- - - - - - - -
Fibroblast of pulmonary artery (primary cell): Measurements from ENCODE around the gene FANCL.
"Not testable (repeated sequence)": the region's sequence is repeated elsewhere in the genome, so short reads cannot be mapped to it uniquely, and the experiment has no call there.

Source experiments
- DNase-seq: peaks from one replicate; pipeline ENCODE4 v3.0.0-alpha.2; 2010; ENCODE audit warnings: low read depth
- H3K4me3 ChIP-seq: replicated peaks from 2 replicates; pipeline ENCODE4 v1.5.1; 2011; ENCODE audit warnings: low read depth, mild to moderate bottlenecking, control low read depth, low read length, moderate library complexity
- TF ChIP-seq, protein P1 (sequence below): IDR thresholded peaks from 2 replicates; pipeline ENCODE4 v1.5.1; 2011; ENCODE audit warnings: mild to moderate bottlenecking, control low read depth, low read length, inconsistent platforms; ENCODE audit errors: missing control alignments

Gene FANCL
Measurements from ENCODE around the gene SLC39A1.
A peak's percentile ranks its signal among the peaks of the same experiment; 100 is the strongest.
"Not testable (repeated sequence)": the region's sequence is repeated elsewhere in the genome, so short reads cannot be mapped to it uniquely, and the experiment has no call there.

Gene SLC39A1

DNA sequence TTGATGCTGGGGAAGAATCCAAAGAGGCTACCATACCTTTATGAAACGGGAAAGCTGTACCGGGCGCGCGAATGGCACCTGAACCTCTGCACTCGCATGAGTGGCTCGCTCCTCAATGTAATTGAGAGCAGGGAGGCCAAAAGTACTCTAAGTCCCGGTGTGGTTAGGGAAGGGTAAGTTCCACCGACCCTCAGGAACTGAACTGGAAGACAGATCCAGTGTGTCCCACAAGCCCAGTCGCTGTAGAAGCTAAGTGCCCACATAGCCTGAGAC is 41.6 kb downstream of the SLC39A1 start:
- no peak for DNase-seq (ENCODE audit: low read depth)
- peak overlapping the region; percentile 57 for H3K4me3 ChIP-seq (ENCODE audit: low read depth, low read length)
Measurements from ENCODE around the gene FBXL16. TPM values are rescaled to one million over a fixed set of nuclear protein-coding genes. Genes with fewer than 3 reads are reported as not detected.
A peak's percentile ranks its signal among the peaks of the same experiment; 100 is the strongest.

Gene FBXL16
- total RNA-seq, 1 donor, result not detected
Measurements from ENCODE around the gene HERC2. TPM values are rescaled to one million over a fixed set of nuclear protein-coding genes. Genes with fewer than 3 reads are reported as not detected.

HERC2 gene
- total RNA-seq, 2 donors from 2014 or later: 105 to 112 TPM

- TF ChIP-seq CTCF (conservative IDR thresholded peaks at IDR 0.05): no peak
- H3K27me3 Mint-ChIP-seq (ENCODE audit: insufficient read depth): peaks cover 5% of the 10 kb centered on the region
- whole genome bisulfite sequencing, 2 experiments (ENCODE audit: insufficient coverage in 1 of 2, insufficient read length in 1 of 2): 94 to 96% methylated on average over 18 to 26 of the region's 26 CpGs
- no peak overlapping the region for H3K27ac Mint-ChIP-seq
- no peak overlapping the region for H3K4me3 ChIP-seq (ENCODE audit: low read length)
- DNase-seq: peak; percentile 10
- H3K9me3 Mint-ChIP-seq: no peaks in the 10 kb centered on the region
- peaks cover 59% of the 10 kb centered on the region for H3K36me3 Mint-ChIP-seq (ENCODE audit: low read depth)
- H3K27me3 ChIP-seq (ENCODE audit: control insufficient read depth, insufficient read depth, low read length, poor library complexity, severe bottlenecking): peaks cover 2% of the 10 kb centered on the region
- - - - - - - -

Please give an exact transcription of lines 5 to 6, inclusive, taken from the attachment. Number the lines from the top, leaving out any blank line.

- H3K4me3 ChIP-seq: replicated peaks from 2 replicates; pipeline ENCODE4 v1.5.1; 2011; ENCODE audit warnings: low read depth, mild to moderate bottlenecking, control low read depth, low read length, moderate library complexity
- TF ChIP-seq, protein P1 (sequence below): IDR thresholded peaks from 2 replicates; pipeline ENCODE4 v1.5.1; 2011; ENCODE audit warnings: mild to moderate bottlenecking, control low read depth, low read length, inconsistent platforms; ENCODE audit errors: missing control alignments